I have a region of space, 2 dimensions, from (0,0) to (MAX_X, MAX_Y).

Inside this region of space, I draw some lines, they intersect the perimeter of the region and they may intersect one another. In this way, these lines partition my region of space in subregions which, if summed, give the entire region of space.

Inside this region of space, there are some points (x,y). I have to determine

  1. the coordinates of all the vertices composing all the subregions of space created by the lines
  2. if a given subregion of space contains or not one or more of the points

I'm trying to code this in java, but the language is not really important. I don't have any idea about how to accomplish these two tasks. If anybody can give me an hint I'd really appreciate it.

  • Might be a question for Math.SE .. Doesn't really have anything to do with Java. – Kal Aug 10 '11 at 21:39
  • Reference for finding the intersection point of two lines mathopenref.com/coordintersection.html – Marcelo Aug 10 '11 at 21:40

That is indeed quite a math question. Thinking about the problem I assume that the solution will be quite complicated and/or expensive (computation-wise).

You start with a list R of subregions, starting with one element: the whole region. Next you loop over your list of lines. For every line you loop every R. If the line intersects the Region you divide it into two. Help on the line-area intersection check should be easily available on the net. Just look for intersections between a line and a convex area. The problem with this algorithm is that it will have a runtime of about O(n^3). O(n) for n lines times O(n) for the areas times O(n) for the intersection checks (however you might be able to speed that last part up significantly, bringing you down to O(n^2) in the end).

Checking which of your areas contains a specific point is classical problem of convex analysis. There should be algorithms available for that. I guess what you will be wanting to do is loop over your lines and check if your point is "left or right" of that line. If you link your subregions to your lines in the first step, this will give you the appropriate subregion in O(n).

The first problem can be solved considerably quicker with a more sophisticated algorithm and, like I said, the one I explained could be sped up significantly.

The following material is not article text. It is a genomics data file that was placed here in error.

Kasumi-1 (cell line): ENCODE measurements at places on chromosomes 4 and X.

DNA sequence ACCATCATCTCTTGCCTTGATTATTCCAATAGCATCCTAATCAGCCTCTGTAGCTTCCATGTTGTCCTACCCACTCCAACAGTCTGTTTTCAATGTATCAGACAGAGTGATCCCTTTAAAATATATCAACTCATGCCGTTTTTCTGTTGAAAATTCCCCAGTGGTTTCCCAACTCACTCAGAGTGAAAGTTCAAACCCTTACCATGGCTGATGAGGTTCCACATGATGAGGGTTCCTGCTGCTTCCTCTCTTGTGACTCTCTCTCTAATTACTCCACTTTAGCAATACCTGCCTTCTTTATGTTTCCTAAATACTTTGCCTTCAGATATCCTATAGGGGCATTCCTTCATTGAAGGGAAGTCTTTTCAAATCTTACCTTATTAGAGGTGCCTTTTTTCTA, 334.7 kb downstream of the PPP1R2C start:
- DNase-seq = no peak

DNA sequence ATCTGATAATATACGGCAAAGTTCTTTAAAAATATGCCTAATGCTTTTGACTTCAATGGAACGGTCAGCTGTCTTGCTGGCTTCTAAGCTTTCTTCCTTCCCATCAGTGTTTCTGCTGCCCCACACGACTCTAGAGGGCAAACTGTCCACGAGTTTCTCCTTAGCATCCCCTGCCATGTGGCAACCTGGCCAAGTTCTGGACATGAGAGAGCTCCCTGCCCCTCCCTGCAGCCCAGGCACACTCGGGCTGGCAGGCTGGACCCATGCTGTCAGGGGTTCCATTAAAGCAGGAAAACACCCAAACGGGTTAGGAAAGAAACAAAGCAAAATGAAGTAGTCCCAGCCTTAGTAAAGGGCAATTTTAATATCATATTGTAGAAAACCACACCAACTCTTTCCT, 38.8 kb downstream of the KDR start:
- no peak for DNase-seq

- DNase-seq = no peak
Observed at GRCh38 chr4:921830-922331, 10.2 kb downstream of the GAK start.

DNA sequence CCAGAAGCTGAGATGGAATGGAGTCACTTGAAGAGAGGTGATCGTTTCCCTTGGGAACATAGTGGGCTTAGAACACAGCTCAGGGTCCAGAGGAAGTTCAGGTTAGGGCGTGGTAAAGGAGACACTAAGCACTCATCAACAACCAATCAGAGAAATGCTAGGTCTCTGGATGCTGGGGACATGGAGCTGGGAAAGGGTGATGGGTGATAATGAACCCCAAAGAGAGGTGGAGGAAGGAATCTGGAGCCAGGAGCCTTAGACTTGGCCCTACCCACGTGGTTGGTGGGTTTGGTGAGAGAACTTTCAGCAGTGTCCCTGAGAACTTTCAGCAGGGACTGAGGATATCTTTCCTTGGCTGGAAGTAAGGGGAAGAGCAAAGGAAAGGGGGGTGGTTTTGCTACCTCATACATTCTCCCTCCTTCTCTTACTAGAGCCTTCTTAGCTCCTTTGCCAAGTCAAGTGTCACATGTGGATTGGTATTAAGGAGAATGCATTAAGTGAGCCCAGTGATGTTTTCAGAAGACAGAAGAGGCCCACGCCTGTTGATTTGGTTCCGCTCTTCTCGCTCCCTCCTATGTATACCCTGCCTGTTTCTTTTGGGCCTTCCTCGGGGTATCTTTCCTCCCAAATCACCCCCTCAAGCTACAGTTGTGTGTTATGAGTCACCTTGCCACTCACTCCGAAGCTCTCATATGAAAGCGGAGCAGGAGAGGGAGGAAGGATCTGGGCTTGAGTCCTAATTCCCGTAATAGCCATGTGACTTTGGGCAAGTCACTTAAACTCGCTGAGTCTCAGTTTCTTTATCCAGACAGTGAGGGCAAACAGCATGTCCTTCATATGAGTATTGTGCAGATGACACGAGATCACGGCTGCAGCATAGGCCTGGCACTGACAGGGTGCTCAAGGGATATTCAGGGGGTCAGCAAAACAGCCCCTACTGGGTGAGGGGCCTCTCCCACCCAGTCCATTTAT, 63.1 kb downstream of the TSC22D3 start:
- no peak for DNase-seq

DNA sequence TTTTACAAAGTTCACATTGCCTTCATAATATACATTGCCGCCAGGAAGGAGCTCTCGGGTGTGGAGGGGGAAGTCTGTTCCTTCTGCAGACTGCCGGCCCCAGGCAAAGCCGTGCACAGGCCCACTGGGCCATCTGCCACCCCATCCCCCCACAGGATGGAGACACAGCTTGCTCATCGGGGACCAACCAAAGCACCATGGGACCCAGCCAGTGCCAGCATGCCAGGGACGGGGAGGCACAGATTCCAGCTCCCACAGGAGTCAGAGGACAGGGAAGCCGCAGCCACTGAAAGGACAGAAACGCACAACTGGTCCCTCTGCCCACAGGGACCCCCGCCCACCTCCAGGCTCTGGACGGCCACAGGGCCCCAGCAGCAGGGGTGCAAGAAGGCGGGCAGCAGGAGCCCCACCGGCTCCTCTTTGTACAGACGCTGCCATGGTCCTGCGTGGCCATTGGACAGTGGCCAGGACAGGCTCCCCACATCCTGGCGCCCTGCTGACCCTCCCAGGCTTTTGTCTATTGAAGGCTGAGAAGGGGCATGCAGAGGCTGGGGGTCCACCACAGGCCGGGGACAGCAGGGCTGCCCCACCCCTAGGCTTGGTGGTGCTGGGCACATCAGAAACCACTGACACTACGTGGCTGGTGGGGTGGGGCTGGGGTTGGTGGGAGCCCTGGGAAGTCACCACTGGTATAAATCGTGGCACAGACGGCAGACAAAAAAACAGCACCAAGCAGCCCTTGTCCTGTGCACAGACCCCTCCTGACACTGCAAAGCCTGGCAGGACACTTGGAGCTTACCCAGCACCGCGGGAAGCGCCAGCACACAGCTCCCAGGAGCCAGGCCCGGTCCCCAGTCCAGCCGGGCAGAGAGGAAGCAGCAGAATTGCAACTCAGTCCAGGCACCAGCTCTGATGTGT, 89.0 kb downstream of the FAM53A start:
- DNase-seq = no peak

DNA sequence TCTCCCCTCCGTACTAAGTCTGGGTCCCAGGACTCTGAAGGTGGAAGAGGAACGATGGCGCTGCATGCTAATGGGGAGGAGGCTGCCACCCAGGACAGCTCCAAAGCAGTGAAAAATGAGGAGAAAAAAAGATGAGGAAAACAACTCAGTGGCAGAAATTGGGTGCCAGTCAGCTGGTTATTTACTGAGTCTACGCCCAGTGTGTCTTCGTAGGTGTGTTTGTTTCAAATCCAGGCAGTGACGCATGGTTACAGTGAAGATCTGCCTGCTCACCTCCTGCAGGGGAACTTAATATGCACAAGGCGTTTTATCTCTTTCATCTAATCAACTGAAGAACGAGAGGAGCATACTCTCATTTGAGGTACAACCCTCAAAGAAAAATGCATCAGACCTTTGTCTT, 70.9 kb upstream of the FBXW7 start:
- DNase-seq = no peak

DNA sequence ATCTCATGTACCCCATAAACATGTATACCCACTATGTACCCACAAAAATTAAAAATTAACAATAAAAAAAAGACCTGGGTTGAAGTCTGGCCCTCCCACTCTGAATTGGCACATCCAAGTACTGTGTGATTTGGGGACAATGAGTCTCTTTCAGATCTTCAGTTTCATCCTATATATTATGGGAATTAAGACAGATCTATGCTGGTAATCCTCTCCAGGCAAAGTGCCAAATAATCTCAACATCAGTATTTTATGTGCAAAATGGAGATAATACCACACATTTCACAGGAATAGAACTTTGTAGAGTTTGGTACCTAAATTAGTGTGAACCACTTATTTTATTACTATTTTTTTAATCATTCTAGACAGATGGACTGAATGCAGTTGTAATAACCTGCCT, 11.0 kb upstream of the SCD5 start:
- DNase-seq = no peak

Basically if you want more information on the subject you are looking at convex analysis.

However, if all that doesn't help you at all, you are probably in over your head (no offense intended, you are handling really complicated math here).

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This is a rather difficult problem of computational geometry. A possible approach could be to represent the resulting regions by a planar subdivision of the original rectangle. The subdivison would be represented by doubly connected edge list (DCEL). This consists of a list of directed half-edges, a list of regions (faces) and a list of vertexes (intersections of the lines). All these data are completely inerconnected, such that finding any data given some other data is very efficient.

The DCEL would be built iteratively, starting with one region which is the original rectangle and adding one line after another. Adding a line means to cut the current DCEL by this line and to obtain a more refined DCEL.

When the final DCEL is constructed, it can be used for finding and marking regions that contain a point. Testing whether a point is in a region can be done efficienly because the regions are convex polygons.

A good book on DCEL is M. de Berg, et.al.: Computational Geometry. You can also find many resources on the Web. You will also find implementations and various software packages.

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